Why are bygone days the best? Always!
The sudden drop in temperatures in UAE reminded me of winters back home- especially the festive months of December and January. These were months of festivals: starting from Christmas late in December, all the way until the village temple festival late in January, or what we called Genda. In between these two, we celebrated New Year and church festival too.
Kodali, our village seemed blessed. Communities saw religion, not as a device for division but as an undertaking for unity. Kodali truly represented Gandhiji’s vision of Rama Rajya which was visibly evident on the last day of Genda, rather the last night of the festival, when the temple organized the epitome of coastal culture- YAKSHAGANA. Everybody from the village was at the temple grounds to watch the Bayalata.
Neil, I, and our friend Manja never missed this Bayalata; we actually waited for this splendid spectacle. I am neither a movie buff nor a theatre lover, but deep down within me I always loved Yakshagana, the age-old dance drama. The feverish anticipation before the show, the melodious music reaching a crescendo of sorts in the wee hours of the morning, the high-pitched climax, and then the lull aftereffect for the next few days- all these made me nostalgic.
We had one school in the village then and the school authorities used this festive season to good measure by making it more festive- by arranging the Annual School Day celebration just after the Genda. Classes were shortened so that students could rehearse their art. The entire school got involved in these celebrations- starting with the main stage acting to backstage rope pulling, teachers managed to involve everybody.
Christian houses kept their Christmas lights on till the end of Genda, Muslim households lit the main roads leading to the temple, while Hindus decked up their abodes for the temple deity. The entire village would be lit up, making it difficult for outside hatemongers to identify homes, based on religion.
The temple was splendidly decorated with those shiny red, green, and yellow running lights, while the fields converted into a lively market overnight. Sweetmeats, savories, fruits, flowers, toys, and household items were put on sale. This was a window of opportunity for the entire village to start their year to enjoy- Women were the best customers for many vendors and so were their children, who hopped from one ice cream vendor to another, licking the watery ice cream on a cone, or the ever refreshing “Bella” candy.
“It is a bad addiction, Manja” Neil’s father used to tell Manja. “Unless one is careful, this can eat you up”. He gave many examples of stalwart Yakshagana artists who spent their entire fortunes on Yakshagana and ended up penniless.
The three of us were privileged. We were in the special convoy of the gentleman who sponsored the Aata- Neil’s father. This was an age-old tradition- Neil’s family sponsored the field and contributed generously to make this spectacle possible. We were given a special tour of the green room or the make-up room. It was a splendid experience to see the actors paint themselves- they usually take 2 to 3 hours to get their face painted, before they adorned that heavy headgear and the hallmark dress of Yakshagana.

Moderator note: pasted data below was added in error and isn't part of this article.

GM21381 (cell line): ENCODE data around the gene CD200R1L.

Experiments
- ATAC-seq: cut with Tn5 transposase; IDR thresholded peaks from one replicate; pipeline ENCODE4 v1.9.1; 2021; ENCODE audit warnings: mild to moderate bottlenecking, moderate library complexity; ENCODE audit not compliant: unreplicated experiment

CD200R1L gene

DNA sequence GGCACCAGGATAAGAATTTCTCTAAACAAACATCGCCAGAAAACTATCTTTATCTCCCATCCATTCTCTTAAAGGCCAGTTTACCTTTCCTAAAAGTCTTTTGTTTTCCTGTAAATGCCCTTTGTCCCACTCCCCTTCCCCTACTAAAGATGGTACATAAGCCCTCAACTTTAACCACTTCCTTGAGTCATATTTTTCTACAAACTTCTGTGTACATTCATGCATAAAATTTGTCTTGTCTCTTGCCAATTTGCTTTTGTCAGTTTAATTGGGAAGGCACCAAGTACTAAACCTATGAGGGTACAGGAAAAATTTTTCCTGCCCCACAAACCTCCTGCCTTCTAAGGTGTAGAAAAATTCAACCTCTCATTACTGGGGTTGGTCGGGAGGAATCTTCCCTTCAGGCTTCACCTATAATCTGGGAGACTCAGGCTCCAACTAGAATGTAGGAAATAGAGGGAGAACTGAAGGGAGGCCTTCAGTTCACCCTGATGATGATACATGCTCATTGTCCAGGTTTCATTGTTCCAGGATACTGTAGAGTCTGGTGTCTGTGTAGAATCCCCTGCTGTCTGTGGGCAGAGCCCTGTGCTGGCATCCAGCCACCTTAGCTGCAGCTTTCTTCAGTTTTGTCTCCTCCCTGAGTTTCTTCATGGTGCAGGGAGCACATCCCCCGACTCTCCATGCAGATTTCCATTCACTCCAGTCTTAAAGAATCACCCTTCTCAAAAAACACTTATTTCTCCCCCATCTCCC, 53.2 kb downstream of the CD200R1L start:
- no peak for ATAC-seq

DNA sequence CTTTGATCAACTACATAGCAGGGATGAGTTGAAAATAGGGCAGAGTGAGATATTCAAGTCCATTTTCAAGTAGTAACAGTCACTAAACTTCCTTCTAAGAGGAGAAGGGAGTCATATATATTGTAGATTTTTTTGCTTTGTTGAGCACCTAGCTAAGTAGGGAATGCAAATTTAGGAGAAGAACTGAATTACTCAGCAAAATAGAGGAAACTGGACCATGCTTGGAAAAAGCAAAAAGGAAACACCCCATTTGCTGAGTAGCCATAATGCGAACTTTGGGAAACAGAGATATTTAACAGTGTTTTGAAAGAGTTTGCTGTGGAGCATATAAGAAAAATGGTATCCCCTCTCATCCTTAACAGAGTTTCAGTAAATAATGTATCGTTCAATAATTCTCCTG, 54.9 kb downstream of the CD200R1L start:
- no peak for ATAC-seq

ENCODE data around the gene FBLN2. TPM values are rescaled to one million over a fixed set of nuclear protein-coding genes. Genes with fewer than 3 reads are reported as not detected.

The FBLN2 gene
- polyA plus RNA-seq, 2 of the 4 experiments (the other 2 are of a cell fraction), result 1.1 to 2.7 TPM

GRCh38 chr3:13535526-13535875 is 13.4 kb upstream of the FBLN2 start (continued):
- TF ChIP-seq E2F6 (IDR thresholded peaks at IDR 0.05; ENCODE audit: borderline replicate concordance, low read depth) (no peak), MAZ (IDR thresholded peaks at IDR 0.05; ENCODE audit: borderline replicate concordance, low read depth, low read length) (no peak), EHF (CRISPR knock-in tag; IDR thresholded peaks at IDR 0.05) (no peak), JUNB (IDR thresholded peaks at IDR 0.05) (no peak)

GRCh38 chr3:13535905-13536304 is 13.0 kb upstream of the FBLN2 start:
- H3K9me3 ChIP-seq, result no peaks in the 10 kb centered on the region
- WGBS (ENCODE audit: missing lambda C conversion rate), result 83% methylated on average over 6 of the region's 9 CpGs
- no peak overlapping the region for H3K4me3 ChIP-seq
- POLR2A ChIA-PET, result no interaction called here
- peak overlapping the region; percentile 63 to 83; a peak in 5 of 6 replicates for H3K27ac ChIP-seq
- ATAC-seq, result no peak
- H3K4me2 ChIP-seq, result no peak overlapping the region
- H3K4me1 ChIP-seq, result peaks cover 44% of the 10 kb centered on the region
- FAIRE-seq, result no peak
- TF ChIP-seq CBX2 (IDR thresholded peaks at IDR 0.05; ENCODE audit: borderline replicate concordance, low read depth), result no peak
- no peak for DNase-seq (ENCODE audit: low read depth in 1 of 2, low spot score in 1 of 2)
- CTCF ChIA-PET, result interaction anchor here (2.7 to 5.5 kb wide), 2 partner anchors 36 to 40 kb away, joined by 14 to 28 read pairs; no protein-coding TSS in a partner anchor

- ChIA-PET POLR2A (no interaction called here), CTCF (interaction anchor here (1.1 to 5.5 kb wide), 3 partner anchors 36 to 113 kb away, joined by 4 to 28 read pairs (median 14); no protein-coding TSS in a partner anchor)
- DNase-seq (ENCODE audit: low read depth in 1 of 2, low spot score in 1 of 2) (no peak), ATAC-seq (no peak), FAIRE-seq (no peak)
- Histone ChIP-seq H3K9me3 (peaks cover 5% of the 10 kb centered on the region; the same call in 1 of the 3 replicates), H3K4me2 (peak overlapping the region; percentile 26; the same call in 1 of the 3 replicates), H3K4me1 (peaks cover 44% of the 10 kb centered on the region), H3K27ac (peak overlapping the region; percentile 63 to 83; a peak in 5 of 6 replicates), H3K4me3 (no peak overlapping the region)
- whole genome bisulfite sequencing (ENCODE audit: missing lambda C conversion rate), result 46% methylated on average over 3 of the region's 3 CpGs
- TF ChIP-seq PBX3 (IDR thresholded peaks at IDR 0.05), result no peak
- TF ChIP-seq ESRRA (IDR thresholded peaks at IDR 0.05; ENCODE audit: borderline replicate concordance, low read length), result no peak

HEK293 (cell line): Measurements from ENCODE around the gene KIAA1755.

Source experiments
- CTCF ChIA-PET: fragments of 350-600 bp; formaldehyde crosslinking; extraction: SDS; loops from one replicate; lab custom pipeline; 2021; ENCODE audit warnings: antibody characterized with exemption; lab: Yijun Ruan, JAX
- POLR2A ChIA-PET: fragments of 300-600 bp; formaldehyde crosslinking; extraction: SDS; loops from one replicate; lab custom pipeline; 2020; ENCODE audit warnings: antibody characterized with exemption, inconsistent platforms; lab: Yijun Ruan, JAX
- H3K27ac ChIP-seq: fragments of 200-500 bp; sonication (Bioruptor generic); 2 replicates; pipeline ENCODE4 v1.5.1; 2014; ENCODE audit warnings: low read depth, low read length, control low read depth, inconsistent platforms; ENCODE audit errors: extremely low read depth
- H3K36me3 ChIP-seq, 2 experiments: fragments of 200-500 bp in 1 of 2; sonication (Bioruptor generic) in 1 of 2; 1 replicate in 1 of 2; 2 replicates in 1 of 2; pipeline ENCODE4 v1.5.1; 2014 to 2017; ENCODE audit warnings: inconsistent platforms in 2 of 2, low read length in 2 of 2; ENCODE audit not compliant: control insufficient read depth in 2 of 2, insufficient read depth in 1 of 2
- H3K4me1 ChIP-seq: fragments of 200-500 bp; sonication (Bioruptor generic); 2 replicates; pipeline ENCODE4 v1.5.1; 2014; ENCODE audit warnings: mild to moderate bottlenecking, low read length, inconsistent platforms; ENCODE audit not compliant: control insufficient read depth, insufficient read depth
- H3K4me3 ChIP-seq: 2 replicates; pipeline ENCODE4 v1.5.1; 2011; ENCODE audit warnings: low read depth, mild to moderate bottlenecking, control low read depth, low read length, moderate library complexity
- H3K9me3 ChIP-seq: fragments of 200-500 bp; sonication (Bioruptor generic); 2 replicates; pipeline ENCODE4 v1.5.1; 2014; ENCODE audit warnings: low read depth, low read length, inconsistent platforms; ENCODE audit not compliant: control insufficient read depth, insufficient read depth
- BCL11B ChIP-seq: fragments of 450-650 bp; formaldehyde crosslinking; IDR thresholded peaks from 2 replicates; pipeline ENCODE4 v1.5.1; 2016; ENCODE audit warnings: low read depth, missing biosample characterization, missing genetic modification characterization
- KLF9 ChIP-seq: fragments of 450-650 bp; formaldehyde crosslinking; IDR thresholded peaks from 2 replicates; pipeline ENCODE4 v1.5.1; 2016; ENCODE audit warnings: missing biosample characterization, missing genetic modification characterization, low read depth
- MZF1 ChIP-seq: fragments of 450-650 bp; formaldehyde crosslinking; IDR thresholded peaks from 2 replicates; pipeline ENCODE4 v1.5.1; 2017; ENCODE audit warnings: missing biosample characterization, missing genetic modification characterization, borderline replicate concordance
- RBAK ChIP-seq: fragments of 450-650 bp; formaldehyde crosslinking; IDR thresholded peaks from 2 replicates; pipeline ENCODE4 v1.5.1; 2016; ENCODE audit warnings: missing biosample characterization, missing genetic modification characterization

Manja and I used to slip away from the honorary front row seats when the AATA began. The actual fun was when one watched the actors bring characters alive from the edge of the field, close to the mundakkai upkari stalls or the simple tea stalls. Manja brought this huge carpet (Mandri) from his home, which was reserved for the three of us- Neil, myself, and Manja. Sometimes, Neils older sister Irma also joined us. Poor Neil had to make pretexts of “susu” or “hunger” to get out of those suffocating front seats. What fun we had on those cold nights with bright stars above us and Manja’s Mandri under us!
The aata transported me to another world- a world where there was no discrimination, no wealth, no poverty, no caste, no creed- a world where everybody was equal. I never knew my mind could detach so much from this worldly bane and transcend to a whole new world, a world which I could only dream of. The flickering oil lamps around the stage and those distant tube lights placed at random poles all around the boundaries of the field, were the only source of light on an otherwise dark night, whereas the sound of the ever-noisy diesel generator, which provided most of the power needed for the speakers, which magnified the music and transported it to those few who were lazy enough not to come to the Aata.
Yakshagana truly has come of age, is what I am told. There are troupes in and around the coastal areas of Karnataka performing this age-old dance drama, there are schools which teach this art form to youngsters and there are stories and plots which are picked from various religious texts. However, as I surfed the internet, there was not much information about Yakshagana.
One of the reasons could be the fact that Yakshagana is still concentrated in our coastal villages, where even to this day Yakshagana is closely connected to religious thanksgiving, where the sponsor would pay for the expenses of the aata, as a mark of thanks for the favors he or she has received. Yakshagana, probably fails to make a mark among the fast-paced youngsters for the sheer length of shows, which goes for the entire night.
I am not a Yakshagana artist or even remotely knowledgeable of its past, its procedures, and its practices. With this article and the next few, I will try and present this art form to the best of my ability, delving into its glorious past, the method, the preparation, and the spectacular performance.
If given a chance, I would really love to sit under the stars and watch an awesome AATA, along with my friends Neil and Manja.